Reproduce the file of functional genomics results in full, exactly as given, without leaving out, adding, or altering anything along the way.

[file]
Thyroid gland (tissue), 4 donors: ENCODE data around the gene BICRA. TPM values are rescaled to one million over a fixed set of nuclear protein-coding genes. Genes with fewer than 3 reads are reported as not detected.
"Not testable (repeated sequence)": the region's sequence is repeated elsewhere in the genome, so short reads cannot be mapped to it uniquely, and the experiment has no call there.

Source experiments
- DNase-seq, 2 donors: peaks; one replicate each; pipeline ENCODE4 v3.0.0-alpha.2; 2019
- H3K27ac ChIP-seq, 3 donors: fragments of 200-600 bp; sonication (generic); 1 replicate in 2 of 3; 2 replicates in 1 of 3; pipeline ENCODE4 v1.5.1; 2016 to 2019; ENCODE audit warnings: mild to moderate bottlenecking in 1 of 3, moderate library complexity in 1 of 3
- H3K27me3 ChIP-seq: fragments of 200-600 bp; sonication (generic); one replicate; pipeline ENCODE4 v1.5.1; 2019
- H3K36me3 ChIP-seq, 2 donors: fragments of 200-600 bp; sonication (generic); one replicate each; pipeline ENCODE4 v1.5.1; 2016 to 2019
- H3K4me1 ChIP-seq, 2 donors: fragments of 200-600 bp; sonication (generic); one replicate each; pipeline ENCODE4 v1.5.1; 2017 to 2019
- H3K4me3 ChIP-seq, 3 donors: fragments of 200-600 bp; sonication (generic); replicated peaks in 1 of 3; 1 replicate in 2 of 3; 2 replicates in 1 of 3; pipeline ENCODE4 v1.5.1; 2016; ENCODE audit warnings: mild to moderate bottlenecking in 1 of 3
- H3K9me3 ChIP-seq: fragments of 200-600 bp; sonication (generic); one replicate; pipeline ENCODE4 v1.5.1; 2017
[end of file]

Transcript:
Thyroid gland (tissue), 4 donors: ENCODE data around the gene BICRA. TPM values are rescaled to one million over a fixed set of nuclear protein-coding genes. Genes with fewer than 3 reads are reported as not detected.
"Not testable (repeated sequence)": the region's sequence is repeated elsewhere in the genome, so short reads cannot be mapped to it uniquely, and the experiment has no call there.

Source experiments
- DNase-seq, 2 donors: peaks; one replicate each; pipeline ENCODE4 v3.0.0-alpha.2; 2019
- H3K27ac ChIP-seq, 3 donors: fragments of 200-600 bp; sonication (generic); 1 replicate in 2 of 3; 2 replicates in 1 of 3; pipeline ENCODE4 v1.5.1; 2016 to 2019; ENCODE audit warnings: mild to moderate bottlenecking in 1 of 3, moderate library complexity in 1 of 3
- H3K27me3 ChIP-seq: fragments of 200-600 bp; sonication (generic); one replicate; pipeline ENCODE4 v1.5.1; 2019
- H3K36me3 ChIP-seq, 2 donors: fragments of 200-600 bp; sonication (generic); one replicate each; pipeline ENCODE4 v1.5.1; 2016 to 2019
- H3K4me1 ChIP-seq, 2 donors: fragments of 200-600 bp; sonication (generic); one replicate each; pipeline ENCODE4 v1.5.1; 2017 to 2019
- H3K4me3 ChIP-seq, 3 donors: fragments of 200-600 bp; sonication (generic); replicated peaks in 1 of 3; 1 replicate in 2 of 3; 2 replicates in 1 of 3; pipeline ENCODE4 v1.5.1; 2016; ENCODE audit warnings: mild to moderate bottlenecking in 1 of 3
- H3K9me3 ChIP-seq: fragments of 200-600 bp; sonication (generic); one replicate; pipeline ENCODE4 v1.5.1; 2017